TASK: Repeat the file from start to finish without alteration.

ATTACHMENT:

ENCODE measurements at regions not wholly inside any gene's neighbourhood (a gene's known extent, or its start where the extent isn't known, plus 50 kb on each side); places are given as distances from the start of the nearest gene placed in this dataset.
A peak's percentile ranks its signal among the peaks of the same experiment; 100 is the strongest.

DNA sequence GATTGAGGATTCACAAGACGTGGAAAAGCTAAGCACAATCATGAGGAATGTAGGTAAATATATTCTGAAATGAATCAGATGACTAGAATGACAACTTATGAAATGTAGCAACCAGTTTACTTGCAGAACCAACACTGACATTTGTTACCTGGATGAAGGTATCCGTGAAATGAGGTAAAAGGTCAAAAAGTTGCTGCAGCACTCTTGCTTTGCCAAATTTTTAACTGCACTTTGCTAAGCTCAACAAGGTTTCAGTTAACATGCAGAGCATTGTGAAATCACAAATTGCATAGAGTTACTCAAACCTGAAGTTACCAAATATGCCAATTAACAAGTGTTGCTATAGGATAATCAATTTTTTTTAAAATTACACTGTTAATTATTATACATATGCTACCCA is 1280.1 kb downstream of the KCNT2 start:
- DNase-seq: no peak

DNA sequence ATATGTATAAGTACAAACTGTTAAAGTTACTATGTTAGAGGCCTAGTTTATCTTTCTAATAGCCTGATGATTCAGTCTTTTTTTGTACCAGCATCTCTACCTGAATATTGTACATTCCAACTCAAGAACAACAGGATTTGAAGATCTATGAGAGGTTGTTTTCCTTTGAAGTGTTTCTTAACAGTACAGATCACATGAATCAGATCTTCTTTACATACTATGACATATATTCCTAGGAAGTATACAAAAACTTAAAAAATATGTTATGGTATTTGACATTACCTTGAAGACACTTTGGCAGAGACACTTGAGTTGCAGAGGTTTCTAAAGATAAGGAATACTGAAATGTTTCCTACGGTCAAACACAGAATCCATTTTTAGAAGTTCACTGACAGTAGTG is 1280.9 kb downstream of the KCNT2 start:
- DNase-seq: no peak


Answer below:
ENCODE measurements at regions not wholly inside any gene's neighbourhood (a gene's known extent, or its start where the extent isn't known, plus 50 kb on each side); places are given as distances from the start of the nearest gene placed in this dataset.
A peak's percentile ranks its signal among the peaks of the same experiment; 100 is the strongest.

DNA sequence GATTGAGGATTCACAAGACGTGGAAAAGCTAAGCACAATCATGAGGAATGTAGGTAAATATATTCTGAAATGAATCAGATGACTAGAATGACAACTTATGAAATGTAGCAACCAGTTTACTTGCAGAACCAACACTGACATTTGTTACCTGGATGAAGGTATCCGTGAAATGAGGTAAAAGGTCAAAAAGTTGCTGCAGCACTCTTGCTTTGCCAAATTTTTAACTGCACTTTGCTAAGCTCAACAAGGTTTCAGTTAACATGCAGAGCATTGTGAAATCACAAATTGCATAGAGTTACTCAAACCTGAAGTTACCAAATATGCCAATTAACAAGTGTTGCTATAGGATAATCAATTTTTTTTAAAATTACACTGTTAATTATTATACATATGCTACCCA is 1280.1 kb downstream of the KCNT2 start:
- DNase-seq: no peak

DNA sequence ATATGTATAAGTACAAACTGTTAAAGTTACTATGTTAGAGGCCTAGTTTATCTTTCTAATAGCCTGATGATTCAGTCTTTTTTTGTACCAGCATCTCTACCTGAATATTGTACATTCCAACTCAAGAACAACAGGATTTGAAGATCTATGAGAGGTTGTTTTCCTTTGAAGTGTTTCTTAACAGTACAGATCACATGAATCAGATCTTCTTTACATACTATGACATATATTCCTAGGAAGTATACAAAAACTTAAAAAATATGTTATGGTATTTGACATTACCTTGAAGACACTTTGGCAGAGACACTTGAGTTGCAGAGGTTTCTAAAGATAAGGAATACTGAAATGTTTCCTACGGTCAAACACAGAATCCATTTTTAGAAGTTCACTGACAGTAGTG is 1280.9 kb downstream of the KCNT2 start:
- DNase-seq: no peak